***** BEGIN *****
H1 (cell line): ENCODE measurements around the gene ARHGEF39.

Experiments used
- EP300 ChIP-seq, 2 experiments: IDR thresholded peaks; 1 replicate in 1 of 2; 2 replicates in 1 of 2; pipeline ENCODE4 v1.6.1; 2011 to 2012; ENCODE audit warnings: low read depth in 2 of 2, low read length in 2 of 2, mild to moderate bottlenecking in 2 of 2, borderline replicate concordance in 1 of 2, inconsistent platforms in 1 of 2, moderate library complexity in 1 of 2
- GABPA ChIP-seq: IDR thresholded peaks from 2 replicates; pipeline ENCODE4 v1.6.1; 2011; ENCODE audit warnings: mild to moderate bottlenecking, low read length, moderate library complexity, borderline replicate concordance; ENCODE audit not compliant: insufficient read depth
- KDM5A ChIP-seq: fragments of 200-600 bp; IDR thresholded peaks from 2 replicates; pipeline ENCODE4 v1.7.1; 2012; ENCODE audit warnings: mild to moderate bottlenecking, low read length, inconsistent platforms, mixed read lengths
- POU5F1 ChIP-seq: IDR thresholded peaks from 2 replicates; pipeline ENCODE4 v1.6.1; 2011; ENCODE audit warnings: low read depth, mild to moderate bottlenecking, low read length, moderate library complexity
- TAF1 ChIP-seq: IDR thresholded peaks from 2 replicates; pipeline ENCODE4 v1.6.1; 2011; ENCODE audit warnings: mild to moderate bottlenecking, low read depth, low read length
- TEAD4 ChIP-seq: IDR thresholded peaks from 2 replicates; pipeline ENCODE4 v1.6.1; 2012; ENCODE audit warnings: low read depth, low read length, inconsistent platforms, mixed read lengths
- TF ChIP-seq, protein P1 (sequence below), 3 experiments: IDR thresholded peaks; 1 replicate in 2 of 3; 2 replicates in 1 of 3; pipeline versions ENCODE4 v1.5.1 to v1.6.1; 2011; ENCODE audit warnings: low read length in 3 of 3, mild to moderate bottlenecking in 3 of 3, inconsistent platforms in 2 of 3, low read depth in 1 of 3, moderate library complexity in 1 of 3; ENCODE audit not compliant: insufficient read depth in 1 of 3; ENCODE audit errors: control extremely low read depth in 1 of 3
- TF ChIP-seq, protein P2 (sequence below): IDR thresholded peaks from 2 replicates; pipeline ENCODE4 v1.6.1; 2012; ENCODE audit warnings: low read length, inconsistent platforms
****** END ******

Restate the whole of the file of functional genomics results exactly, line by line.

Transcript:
H1 (cell line): ENCODE measurements around the gene ARHGEF39.

Experiments used
- EP300 ChIP-seq, 2 experiments: IDR thresholded peaks; 1 replicate in 1 of 2; 2 replicates in 1 of 2; pipeline ENCODE4 v1.6.1; 2011 to 2012; ENCODE audit warnings: low read depth in 2 of 2, low read length in 2 of 2, mild to moderate bottlenecking in 2 of 2, borderline replicate concordance in 1 of 2, inconsistent platforms in 1 of 2, moderate library complexity in 1 of 2
- GABPA ChIP-seq: IDR thresholded peaks from 2 replicates; pipeline ENCODE4 v1.6.1; 2011; ENCODE audit warnings: mild to moderate bottlenecking, low read length, moderate library complexity, borderline replicate concordance; ENCODE audit not compliant: insufficient read depth
- KDM5A ChIP-seq: fragments of 200-600 bp; IDR thresholded peaks from 2 replicates; pipeline ENCODE4 v1.7.1; 2012; ENCODE audit warnings: mild to moderate bottlenecking, low read length, inconsistent platforms, mixed read lengths
- POU5F1 ChIP-seq: IDR thresholded peaks from 2 replicates; pipeline ENCODE4 v1.6.1; 2011; ENCODE audit warnings: low read depth, mild to moderate bottlenecking, low read length, moderate library complexity
- TAF1 ChIP-seq: IDR thresholded peaks from 2 replicates; pipeline ENCODE4 v1.6.1; 2011; ENCODE audit warnings: mild to moderate bottlenecking, low read depth, low read length
- TEAD4 ChIP-seq: IDR thresholded peaks from 2 replicates; pipeline ENCODE4 v1.6.1; 2012; ENCODE audit warnings: low read depth, low read length, inconsistent platforms, mixed read lengths
- TF ChIP-seq, protein P1 (sequence below), 3 experiments: IDR thresholded peaks; 1 replicate in 2 of 3; 2 replicates in 1 of 3; pipeline versions ENCODE4 v1.5.1 to v1.6.1; 2011; ENCODE audit warnings: low read length in 3 of 3, mild to moderate bottlenecking in 3 of 3, inconsistent platforms in 2 of 3, low read depth in 1 of 3, moderate library complexity in 1 of 3; ENCODE audit not compliant: insufficient read depth in 1 of 3; ENCODE audit errors: control extremely low read depth in 1 of 3
- TF ChIP-seq, protein P2 (sequence below): IDR thresholded peaks from 2 replicates; pipeline ENCODE4 v1.6.1; 2012; ENCODE audit warnings: low read length, inconsistent platforms